{Leah Reviews} Words In Deep Blue by Cath Crowley

Posted June 1, 2017 by Leah in Reviews / 4 Comments

{Leah Reviews} Words In Deep Blue by Cath CrowleyWords in Deep Blue by Cath Crowley
Pages: 288
Published on June 6th 2017
by Knopf Books for Young Readers
Genres: Contemporary, Romance, Young Adult
Format: ARC
Source: Amazon Vine
Amazon | B&N | Goodreads
Also by this author: Graffiti Moon, Words in Deep Blue

Years ago, Rachel had a crush on Henry Jones. The day before she moved away, she tucked a love letter into his favorite book in his family’s bookshop. She waited. But Henry never came.
Now Rachel has returned to the city—and to the bookshop—to work alongside the boy she’d rather not see, if at all possible, for the rest of her life. But Rachel needs the distraction. Her brother drowned months ago, and she can’t feel anything anymore.
As Henry and Rachel work side by side—surrounded by books, watching love stories unfold, exchanging letters between the pages—they find hope in each other. Because life may be uncontrollable, even unbearable sometimes. But it’s possible that words, and love, and second chances are enough.

4 Stars

Words In Deep Blue caught my attention months ago when I saw it on Goodreads. Originally published in Australia, it’s the story of a boy, a girl, and a bookshop. I knew I had to read this just from that alone; what I got from it was more than I expected.

Having finished reading Letters to the Lost, another book that focuses on relationships budding through letters, I was floating with love when I started Words In Deep Blue. This book reads like a beautifully written poem that gets straight to its points. Author Cath Crowley uses just enough words to give you a look at all of the characters and places.

My heart went out to Rachel. She’s grieving her brother and is content to sink into quiet existence. But she’s forced to move back to the city, which means the possibility of Henry. A Big Misunderstanding ended their friendship, so she’s not thrilled by this change. Henry, meanwhile, is going through several big changes, including her girlfriend breaking up with him. Henry’s absurd quest to get his ex-girlfriend back made me smile.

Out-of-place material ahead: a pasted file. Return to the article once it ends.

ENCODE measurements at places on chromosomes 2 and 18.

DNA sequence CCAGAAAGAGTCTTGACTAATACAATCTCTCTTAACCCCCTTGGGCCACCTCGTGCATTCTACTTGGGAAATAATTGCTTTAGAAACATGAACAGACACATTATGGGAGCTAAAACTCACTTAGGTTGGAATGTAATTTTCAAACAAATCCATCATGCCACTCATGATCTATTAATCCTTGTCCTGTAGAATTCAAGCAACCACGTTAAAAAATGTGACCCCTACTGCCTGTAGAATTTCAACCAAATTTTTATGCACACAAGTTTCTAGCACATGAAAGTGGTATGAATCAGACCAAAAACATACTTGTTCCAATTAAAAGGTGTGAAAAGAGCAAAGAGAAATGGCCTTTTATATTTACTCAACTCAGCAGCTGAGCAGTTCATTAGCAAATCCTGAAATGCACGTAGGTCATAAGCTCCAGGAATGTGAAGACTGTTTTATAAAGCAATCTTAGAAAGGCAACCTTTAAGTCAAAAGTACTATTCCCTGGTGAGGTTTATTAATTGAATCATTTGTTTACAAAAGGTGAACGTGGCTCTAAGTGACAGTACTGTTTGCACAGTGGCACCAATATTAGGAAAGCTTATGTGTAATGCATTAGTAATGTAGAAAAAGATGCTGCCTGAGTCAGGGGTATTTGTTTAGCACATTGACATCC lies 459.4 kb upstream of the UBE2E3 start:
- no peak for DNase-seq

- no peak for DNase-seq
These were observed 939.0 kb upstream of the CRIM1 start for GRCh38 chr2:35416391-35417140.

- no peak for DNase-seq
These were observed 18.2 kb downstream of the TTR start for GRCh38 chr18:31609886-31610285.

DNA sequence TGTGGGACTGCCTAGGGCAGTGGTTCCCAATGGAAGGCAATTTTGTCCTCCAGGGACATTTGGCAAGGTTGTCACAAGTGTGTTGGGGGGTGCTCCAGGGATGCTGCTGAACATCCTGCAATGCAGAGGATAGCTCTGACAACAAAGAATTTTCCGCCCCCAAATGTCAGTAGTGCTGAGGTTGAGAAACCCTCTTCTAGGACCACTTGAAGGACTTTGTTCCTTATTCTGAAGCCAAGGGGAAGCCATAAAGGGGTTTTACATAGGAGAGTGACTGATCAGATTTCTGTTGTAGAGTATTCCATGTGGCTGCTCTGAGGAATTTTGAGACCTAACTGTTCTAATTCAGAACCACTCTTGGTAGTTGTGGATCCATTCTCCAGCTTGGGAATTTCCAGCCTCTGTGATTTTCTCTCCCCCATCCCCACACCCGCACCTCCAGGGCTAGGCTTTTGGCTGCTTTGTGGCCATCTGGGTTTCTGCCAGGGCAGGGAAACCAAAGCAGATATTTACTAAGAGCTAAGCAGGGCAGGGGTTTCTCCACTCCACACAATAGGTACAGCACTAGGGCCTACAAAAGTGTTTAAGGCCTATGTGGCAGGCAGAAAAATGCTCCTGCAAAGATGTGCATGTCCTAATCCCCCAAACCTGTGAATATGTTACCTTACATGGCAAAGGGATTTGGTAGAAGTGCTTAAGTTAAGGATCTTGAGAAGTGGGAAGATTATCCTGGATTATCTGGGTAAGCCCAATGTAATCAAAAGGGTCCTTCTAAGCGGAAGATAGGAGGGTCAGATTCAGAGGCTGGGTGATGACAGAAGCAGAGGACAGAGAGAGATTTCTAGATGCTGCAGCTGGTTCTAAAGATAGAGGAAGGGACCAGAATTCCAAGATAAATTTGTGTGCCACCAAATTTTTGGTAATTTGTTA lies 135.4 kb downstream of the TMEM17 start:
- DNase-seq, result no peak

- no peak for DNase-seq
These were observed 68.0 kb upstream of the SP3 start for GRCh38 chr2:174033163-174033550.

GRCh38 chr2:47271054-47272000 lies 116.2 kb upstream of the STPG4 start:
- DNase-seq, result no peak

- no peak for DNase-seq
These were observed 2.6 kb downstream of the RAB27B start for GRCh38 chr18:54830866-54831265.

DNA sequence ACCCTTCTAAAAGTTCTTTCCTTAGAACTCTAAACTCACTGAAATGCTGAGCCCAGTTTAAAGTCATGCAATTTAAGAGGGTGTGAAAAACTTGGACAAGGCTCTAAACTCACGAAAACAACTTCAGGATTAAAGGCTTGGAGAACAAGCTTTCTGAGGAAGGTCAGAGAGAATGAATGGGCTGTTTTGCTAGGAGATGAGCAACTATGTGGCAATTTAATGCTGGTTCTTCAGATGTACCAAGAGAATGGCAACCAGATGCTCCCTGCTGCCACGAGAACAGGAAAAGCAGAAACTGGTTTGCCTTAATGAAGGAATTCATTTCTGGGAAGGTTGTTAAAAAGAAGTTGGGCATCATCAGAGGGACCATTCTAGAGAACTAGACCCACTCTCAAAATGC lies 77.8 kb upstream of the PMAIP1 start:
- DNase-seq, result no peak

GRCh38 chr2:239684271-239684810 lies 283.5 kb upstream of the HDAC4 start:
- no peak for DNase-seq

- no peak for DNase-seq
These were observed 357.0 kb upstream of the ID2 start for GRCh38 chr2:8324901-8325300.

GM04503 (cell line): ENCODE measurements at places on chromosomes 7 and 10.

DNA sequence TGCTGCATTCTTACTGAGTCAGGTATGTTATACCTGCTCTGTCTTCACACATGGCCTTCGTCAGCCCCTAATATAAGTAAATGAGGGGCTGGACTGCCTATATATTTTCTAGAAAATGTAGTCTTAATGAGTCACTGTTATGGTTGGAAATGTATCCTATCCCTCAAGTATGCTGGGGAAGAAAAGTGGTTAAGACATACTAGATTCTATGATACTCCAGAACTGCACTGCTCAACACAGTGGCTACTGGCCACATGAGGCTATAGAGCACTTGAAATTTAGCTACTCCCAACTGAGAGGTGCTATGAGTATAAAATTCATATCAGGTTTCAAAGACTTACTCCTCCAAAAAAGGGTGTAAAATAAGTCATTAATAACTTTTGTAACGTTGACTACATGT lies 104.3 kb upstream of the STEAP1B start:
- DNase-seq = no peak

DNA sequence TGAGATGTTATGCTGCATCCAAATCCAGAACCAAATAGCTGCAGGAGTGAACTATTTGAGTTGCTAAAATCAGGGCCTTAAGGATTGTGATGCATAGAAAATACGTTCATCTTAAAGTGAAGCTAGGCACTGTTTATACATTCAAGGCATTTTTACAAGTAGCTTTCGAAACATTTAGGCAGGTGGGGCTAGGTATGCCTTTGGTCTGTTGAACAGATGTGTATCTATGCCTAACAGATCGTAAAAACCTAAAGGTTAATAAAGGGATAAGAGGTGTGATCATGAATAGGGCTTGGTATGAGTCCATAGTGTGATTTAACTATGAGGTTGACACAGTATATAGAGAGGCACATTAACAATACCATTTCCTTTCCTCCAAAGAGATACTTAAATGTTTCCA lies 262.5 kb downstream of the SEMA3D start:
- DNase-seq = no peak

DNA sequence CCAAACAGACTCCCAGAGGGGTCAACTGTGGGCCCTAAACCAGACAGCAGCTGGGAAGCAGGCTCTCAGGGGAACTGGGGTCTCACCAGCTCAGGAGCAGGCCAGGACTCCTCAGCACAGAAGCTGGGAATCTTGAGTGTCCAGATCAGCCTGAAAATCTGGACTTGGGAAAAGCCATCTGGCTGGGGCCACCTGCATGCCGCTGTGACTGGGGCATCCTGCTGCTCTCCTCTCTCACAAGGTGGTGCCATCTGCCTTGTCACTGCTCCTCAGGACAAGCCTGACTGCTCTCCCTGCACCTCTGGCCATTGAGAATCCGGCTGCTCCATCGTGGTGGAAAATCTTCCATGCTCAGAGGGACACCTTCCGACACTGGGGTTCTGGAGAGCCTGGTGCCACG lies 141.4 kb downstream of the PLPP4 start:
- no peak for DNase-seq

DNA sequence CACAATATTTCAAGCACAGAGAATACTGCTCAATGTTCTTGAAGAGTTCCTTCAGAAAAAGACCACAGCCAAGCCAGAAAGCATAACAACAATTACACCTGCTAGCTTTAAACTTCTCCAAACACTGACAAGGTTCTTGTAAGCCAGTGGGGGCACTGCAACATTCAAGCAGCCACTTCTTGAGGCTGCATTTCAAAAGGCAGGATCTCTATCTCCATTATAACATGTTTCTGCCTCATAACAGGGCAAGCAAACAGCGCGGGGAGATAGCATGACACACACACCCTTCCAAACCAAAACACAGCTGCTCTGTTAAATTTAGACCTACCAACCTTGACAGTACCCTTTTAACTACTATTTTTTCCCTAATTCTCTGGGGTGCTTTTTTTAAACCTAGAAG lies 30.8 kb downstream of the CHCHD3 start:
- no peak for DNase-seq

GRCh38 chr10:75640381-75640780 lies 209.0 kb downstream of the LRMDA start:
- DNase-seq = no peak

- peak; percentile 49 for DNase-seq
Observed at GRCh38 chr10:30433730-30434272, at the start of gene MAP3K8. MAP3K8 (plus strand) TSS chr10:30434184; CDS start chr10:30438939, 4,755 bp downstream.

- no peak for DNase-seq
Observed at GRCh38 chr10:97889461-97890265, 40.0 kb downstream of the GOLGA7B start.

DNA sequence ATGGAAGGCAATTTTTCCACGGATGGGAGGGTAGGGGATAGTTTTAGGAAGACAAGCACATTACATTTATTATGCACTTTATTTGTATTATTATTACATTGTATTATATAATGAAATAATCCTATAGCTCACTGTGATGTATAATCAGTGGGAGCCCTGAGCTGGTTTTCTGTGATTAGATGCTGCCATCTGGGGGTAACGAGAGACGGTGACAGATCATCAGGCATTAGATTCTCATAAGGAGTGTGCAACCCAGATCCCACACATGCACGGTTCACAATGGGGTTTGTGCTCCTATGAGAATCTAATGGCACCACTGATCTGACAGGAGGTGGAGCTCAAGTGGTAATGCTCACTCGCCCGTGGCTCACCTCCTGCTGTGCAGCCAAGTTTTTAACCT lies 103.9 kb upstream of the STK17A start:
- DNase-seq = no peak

My favorite character, however, was Henry’s sister, George. She’s a fierce force of nature, with a shoot-first-ask-questions-later mentality, but there is so much more beneath the surface that pulled at my heart. She’s loyal to Henry. She’s falling in love for the first time but is afraid of her feelings. I wanted to give her a hug, but she’d probably scowl the whole time. I’m silently hoping that Cath Crowley will write a spinoff for George.

The real stars of the novel, however, are the books. In Henry’s parents’ secondhand bookshop is a section called the Letter Library, where fellow bibliophiles can bond over their love of words. Seeing the way the books connected so many people, whether anonymously or with a person in mind, was moving. I loved this so much and hope that someone who owns a bookstore will read Words In Deep Blue and be inspired to do it. I’d be there participating in a heartbeat.

My only criticism is that Henry and Rachel sounded the same and I would get confused as to who was narrating. But this book…this is a moving YA contemporary. It deserves a wide audience for its love of words and how they bring people together.

Be sure to check out the virtual Letter Library to promote the book, which can be found here.

Leah

About Cath Crowley

Cath Crowley is an award-winning author of young adult fiction. Her novels include Words in Deep Blue, Graffiti Moon, Chasing Charlie Duskin (A Little Wanting Song) and the Gracie Faltrain trilogy. Cath is a freelance writer, manuscript assessor and  teacher.

Leah

Co-Blogger at Quite the Novel Idea
Leah has always been a bibliophile. An avid fantasy fan, she has spent many hours imagining magical worlds and wondering what it would be like to wield a sword. When she's not dreaming up her own standalone fantasy stories, she enjoys watching movies, traveling, and eating chocolate. She lives in California.

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